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Survey results point to an American Jewish identity that is at once filled with self-pride but is increasingly fluid, with widely varying ideas about what it means to be Jewish. Meanwhile, non-Orthodox birthrates are low, and non-Orthodox Jewish denominations are losing members fast, particularly among the young. Since 2000, 71% of non-Orthodox Jews who married chose to wed non-Jews.
Compared with other Americans, Jews are disproportionately wealthy — though one in five belongs to a household earning less than $30,000 a year — and remain politically liberal in both their support for President Obama and the Democratic party and in their views of social issues.
Jews are more likely than the general public to think that Muslims and blacks are discriminated against, and the vast majority of them say that homosexuality should be accepted by society.
Yet the survey also uncovers a generational divide that manifests in attitudes toward Judaism, the Jewish community and Israel. And the survey points to a crisis for the liberal Jewish religious denominations, particularly for the Conservative movement.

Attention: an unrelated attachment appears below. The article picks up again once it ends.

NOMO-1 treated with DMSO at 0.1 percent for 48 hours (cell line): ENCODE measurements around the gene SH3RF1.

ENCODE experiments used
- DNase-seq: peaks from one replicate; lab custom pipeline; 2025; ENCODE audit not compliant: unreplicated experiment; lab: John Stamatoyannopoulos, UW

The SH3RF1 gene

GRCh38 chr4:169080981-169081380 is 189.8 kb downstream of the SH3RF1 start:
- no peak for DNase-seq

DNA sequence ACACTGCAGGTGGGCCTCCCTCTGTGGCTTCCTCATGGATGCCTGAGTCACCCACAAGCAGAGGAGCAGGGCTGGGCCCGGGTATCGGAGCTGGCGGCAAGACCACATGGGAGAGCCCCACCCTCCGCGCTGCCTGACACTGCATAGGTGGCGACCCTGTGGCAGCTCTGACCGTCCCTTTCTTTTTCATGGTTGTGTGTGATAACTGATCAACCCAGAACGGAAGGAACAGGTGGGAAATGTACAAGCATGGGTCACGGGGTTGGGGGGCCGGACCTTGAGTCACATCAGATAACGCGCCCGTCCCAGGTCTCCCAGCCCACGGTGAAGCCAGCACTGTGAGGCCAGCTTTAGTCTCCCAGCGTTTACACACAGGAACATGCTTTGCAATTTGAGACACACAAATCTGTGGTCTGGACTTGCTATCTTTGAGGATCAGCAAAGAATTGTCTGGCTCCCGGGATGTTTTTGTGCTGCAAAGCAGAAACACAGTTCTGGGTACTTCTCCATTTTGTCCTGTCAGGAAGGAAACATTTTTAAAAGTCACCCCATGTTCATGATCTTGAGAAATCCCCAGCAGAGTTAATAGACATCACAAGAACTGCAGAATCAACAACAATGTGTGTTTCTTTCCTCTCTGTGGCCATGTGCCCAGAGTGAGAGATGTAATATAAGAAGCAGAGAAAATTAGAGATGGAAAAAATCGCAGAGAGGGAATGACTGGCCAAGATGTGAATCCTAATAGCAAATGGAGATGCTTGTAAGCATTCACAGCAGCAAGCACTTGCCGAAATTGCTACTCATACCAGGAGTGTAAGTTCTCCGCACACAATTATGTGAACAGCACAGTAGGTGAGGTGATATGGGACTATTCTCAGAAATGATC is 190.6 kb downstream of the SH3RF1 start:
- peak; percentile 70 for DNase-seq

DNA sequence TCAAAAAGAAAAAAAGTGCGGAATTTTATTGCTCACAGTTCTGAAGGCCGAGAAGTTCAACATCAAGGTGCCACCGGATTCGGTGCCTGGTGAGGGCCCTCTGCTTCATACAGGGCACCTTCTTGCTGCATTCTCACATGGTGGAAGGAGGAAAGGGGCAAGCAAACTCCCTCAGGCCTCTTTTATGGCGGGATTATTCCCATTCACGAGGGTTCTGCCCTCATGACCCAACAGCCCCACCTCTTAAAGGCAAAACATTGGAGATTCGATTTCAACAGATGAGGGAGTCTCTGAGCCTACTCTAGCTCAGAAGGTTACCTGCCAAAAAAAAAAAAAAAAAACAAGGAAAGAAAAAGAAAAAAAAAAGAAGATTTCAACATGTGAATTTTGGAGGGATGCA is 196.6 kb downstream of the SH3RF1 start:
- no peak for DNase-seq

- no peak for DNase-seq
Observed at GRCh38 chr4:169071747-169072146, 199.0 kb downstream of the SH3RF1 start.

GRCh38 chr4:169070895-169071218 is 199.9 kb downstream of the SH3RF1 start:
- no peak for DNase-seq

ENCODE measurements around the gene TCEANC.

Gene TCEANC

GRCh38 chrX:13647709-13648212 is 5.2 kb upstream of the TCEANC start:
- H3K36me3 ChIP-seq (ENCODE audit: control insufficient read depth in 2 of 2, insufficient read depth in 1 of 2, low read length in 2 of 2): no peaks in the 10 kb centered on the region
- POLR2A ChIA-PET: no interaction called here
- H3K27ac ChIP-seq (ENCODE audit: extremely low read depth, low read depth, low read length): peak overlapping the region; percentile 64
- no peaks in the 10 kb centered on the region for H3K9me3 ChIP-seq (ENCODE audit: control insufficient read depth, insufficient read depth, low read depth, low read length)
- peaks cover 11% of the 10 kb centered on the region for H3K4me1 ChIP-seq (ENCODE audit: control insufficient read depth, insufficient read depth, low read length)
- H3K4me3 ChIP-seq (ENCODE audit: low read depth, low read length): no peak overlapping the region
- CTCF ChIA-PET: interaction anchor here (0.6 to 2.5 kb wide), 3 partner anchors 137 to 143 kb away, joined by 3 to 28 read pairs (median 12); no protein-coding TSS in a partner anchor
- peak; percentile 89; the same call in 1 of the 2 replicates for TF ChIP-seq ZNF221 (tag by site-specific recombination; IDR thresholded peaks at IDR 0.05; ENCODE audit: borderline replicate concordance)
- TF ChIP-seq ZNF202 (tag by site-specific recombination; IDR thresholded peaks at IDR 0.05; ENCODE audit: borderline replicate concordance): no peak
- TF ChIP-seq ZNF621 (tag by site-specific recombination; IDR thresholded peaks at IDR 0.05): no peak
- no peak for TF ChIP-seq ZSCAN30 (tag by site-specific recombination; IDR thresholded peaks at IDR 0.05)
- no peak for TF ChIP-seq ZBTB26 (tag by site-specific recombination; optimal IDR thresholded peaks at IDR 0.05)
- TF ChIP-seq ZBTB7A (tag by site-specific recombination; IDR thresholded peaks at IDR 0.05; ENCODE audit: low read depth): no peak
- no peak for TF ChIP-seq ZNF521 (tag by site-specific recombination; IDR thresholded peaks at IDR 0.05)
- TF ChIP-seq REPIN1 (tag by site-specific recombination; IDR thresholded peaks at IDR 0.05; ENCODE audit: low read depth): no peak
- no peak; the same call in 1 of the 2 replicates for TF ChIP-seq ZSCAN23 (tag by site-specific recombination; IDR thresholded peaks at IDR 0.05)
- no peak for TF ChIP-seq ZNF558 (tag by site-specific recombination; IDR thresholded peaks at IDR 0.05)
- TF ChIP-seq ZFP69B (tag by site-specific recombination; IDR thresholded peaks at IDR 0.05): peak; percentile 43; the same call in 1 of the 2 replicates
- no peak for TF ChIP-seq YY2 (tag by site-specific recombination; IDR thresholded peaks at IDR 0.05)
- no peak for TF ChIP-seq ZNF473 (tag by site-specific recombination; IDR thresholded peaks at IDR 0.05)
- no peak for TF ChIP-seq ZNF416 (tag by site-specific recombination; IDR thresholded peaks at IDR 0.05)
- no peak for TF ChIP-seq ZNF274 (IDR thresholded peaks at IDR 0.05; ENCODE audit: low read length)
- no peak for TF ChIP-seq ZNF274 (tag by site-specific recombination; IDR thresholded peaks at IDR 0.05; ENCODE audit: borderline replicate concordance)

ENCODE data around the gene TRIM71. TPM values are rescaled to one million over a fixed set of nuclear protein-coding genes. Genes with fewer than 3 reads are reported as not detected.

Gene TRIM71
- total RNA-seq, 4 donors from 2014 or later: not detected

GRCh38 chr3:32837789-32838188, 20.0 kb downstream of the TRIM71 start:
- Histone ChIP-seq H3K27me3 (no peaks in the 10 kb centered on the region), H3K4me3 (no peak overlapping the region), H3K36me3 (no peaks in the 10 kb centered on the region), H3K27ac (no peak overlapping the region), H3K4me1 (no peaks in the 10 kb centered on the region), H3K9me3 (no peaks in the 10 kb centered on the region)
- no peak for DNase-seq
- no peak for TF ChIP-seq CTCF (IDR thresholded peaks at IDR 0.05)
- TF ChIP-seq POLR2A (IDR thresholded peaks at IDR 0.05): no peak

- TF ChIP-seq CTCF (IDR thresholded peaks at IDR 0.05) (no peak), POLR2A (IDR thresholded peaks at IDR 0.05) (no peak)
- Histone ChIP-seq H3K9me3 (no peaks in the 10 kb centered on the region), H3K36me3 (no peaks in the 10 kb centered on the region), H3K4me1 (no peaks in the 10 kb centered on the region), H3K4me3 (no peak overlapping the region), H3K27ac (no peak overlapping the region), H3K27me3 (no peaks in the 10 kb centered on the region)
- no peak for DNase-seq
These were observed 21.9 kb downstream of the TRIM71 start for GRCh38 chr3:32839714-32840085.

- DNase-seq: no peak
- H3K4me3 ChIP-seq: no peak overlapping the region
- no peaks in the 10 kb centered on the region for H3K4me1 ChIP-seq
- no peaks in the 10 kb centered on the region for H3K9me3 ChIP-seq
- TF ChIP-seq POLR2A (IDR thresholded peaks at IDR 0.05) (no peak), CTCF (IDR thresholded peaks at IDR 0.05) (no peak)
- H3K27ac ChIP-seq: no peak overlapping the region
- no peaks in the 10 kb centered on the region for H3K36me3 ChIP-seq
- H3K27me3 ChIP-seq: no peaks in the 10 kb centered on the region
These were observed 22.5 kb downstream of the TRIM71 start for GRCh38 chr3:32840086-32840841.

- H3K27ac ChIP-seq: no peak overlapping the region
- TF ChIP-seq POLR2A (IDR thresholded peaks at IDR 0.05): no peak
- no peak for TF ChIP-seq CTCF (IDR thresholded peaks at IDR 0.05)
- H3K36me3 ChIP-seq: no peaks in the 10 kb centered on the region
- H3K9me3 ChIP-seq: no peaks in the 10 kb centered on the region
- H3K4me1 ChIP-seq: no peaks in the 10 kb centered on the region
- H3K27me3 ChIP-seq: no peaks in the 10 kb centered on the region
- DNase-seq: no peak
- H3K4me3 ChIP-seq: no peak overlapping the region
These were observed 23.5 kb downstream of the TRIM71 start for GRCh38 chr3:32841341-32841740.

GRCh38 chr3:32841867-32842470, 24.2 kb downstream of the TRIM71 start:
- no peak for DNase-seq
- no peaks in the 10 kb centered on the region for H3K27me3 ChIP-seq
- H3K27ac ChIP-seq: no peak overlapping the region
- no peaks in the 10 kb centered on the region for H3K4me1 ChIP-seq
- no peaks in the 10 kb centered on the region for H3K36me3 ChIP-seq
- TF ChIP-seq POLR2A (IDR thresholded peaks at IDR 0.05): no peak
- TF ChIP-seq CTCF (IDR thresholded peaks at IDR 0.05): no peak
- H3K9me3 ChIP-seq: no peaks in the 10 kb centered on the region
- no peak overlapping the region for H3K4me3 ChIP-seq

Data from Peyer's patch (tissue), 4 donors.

People who say they are Jewish but that they have no religion have little to do with the Jewish community, Pew reports. That could be bad news. Yet, Sarah Bunin Benor, a professor of Jewish studies at the Hebrew Union College-Jewish Institute of Religion and a member of the advisory committee, notes that they could easily say that they aren’t Jewish at all.
“What is kind of impressive [is] that they still identify as Jews,” Benor said of the Jews of no religion. “A broad question is, who is comfortable enough to use the label ‘Jew’?”
For the researchers behind the Pew survey, you’re a Jew if you say you’re a Jew. Within that category, respondents were given the opportunity to define their Jewishness in religious and/or cultural or secular terms.
(Pew also surveyed Americans of “Jewish background,” who have a Jewish parent but claim allegiance to another religion or don’t consider themselves Jewish in any way, and “Jewish affinity,” who loosely identify with Jews even though they don’t consider themselves Jewish. Respondents in these last two categories weren’t counted as Jews, but their growth in numbers indicates a swelling acceptance of Jews among America’s broader population.)